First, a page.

A team of students from Vignan University in Guntur district of Andhra Pradesh after a ground-level study has suggested the dairy development authorities including animal husbandry in the Andhra Pradesh Government to provide an additional interest subsidy of 4 per cent towards working capital.

The team was impressed with the measures taken by Karnataka, where the working capital loan required by KMF and its unions to make timely payments to milk producers was given for a period of six months.

This helped them milk unions recoup and bear the cost towards reprocessing of old skimmed milk powder (SMP) to ensure that the powder does not deteriorate. The government can share 50 per cent of the loss from distress sale of SMP at a price lower than the cost of production for the current financial year.

The Government of AP said that the present crisis was due to the excess supply. In fact, this is not true, the team opined. If one goes by the per capita consumption of milk is only 275 gram in AP as against over 600 grams in Punjab, Haryana and Gujarat.

Bailing out measures

The State Government could take up some steps to bailout the dairy farmers in Krishna Guntur districts by tying up with the Tirumala Tirupati Devasthanam (which procures milk from Karnataka) and other temples coming under the Endowment Board.

Motivating the dairy farmers to go for rearing cows instead of buffaloes, which yield milk for a longer duration and grow fodder in their own lands instead of purchasing from the market as part of cost cutting measure, supplying to anganwadi and midday meal centers as also social welfare hostels and private college hostels.

One of the suggestions is: Regulate the private /cooperative dairies to convert it into skimmed milk powder and reconverting it into milk during summer.

A quick study carried out by a team of faculty and students of Vignan University, found the small dairy farmers in the Guntur district in severe distress. Dairy is an important source of subsidiary income to small/marginal farmers and agricultural labourers in the district. For the upland farmers, it is an important source of supplementary income.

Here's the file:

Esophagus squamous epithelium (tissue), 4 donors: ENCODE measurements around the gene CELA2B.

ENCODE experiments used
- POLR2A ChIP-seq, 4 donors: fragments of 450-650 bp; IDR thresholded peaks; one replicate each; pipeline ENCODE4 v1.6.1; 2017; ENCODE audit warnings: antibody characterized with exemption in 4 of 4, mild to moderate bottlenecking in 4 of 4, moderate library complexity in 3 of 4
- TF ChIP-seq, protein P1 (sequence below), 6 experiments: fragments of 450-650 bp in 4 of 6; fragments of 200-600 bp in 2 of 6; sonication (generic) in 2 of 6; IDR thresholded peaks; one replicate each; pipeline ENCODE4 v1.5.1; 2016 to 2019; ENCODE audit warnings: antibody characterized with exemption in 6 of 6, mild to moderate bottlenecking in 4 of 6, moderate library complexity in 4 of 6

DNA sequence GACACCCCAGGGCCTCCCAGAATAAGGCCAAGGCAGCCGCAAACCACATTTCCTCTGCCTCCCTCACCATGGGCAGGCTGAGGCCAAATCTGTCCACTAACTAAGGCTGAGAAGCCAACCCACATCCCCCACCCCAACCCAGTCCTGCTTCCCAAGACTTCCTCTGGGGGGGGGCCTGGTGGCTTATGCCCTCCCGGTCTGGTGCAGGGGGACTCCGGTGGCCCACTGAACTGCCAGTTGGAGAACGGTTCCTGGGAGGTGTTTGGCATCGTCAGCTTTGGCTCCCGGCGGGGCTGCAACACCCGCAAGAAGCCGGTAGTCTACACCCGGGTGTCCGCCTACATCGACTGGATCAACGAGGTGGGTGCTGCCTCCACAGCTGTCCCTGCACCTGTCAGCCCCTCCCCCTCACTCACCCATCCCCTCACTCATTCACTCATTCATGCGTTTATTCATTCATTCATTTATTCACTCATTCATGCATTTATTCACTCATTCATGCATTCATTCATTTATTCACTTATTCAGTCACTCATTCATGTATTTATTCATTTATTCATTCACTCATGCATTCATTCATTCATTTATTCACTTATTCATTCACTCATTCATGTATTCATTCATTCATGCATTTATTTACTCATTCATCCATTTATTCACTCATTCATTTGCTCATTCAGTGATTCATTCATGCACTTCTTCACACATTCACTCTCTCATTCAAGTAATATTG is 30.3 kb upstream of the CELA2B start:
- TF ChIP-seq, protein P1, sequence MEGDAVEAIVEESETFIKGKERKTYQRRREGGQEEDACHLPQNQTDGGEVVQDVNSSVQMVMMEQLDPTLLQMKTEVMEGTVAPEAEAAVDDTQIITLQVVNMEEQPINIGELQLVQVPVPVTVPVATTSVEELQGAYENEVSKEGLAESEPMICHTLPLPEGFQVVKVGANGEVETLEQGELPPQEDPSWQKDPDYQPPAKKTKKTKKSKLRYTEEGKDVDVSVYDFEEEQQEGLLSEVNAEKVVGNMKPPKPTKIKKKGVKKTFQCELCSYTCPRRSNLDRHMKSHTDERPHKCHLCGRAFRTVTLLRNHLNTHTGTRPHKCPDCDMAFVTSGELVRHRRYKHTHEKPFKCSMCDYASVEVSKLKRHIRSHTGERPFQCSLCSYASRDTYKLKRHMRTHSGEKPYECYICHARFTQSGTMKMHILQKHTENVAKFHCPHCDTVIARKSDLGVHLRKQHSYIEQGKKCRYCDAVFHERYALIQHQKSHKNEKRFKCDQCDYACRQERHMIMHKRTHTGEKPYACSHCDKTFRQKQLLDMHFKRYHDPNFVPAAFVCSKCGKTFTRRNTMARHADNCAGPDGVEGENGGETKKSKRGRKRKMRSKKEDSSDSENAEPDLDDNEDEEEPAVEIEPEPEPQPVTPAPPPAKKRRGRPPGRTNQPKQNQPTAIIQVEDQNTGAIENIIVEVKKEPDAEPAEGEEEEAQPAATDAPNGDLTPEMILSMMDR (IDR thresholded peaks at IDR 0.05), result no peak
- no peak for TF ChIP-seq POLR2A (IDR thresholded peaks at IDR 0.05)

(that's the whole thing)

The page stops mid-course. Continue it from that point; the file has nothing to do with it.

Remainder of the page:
Following a worldwide short fall in dairy supply in 2007-08 due to adverse weather conditions (such as El Nino and heat wave) in major dairy producing countries such as USA, Australia, and New Zealand, the milk prices went up nationwide. Responding to this challenge, the Government has drawn a scheme "Palavelluva" under which new mini dairies and bulk milk coolers were promoted and urged the farmers to cash this opportunity.

During the last three years dairy input prices have gone up steeply. The oil cake prices increased from Rs.1,300 to Rs.3,200 per quintal, bran from Rs.800 to Rs.2000 per quintal. Similarly, the prices of cotton seed meal, maize, diesel etc. have gone up. The labour costs have more than doubled, largely due to enhanced wage bargaining capacity of labour as a result of the launching of MGNREGS in rural areas. By late November, the state government and the AP Dairy Development Corporation declared that the dairy industry has been affected by the problem of plenty.

Private dairy sector has reacted that the problem is due to a cascading chain reaction at the national level as a result of banning of export of milk powder.

Due to the increased labour costs, several 6 - 15 animal size dairy units were closed in and around Tenali. Due to lack of investment capital, frequent power cuts and diesel price hikes many small dairy farmers could not think of any in-house cattle feed manufacturing unit.

With no hedge against the cattle feed price hikes, their incomes from dairy have become vulnerable to price fluctuations.

Since only 13 per cent of the dairy milk is procured by the organised dairies, many small dairy farmers are at the mercy of private dairies.

Ramesh Susarla